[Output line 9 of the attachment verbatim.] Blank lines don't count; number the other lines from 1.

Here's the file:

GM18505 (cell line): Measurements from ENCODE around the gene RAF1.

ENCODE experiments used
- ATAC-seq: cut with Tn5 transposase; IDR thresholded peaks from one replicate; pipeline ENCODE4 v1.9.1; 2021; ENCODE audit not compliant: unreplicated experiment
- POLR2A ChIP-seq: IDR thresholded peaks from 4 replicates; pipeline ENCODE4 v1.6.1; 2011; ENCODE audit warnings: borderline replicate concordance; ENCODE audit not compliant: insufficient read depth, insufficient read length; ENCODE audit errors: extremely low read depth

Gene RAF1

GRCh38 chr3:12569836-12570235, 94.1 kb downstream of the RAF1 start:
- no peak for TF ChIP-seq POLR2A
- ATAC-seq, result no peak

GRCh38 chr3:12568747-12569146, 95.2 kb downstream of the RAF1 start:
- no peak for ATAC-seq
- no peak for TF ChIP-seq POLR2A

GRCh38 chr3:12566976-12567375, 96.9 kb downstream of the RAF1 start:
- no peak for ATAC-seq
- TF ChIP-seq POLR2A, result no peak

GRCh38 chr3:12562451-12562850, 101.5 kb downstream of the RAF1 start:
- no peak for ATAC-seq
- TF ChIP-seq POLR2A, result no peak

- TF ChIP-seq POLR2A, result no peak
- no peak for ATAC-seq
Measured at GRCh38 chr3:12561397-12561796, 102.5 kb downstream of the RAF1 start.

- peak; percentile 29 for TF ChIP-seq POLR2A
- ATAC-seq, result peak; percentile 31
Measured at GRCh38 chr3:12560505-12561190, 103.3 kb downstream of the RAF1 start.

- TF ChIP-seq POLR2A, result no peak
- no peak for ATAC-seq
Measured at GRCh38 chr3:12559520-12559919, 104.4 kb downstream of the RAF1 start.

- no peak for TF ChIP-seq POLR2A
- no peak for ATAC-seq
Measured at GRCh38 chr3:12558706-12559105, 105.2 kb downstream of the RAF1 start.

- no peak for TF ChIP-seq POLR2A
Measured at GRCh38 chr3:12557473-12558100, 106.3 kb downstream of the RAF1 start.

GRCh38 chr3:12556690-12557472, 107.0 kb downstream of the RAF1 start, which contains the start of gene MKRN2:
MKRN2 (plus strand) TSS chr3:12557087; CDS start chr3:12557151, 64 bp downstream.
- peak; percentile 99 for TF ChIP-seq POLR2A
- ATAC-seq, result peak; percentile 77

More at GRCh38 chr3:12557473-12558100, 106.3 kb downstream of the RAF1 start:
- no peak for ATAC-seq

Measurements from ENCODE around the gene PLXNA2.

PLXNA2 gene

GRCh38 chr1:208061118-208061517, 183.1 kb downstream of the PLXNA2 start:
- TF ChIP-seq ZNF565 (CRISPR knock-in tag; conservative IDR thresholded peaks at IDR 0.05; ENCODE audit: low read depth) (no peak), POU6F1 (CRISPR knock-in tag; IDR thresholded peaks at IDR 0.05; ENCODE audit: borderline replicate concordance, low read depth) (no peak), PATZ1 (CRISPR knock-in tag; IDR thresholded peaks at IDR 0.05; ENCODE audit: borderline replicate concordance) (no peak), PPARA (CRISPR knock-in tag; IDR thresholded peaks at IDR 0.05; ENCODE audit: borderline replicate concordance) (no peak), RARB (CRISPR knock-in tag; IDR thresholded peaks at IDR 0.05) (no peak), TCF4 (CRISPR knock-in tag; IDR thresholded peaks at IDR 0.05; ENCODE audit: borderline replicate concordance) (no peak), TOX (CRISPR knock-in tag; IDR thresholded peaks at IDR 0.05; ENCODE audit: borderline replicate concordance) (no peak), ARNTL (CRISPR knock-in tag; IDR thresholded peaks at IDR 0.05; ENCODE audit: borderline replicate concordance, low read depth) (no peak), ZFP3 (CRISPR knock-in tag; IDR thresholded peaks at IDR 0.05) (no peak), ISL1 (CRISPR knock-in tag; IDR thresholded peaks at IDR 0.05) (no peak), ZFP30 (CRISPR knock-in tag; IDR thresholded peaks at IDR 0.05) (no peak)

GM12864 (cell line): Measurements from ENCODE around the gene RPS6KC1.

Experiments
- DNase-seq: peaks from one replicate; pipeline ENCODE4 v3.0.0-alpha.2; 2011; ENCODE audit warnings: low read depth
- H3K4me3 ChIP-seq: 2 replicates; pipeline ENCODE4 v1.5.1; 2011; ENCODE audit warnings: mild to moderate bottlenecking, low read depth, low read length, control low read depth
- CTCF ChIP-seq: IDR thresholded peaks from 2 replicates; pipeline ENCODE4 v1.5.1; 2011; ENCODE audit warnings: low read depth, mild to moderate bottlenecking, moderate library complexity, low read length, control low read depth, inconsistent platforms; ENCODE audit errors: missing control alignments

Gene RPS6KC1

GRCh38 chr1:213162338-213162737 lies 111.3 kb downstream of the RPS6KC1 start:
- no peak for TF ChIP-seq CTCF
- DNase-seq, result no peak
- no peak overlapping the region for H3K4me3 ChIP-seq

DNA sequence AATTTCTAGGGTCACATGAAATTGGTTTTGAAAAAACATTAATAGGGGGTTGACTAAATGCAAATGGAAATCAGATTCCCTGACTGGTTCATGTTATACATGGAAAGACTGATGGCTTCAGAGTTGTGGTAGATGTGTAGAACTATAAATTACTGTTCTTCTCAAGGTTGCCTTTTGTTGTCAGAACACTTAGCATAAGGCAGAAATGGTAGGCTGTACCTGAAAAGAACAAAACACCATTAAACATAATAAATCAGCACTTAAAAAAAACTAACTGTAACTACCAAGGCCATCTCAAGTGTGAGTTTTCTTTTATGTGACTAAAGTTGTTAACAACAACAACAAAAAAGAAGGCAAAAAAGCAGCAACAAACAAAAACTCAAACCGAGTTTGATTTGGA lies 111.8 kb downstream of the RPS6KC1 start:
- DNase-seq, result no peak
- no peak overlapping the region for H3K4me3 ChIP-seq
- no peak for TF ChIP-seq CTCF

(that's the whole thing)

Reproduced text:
GRCh38 chr3:12568747-12569146, 95.2 kb downstream of the RAF1 start: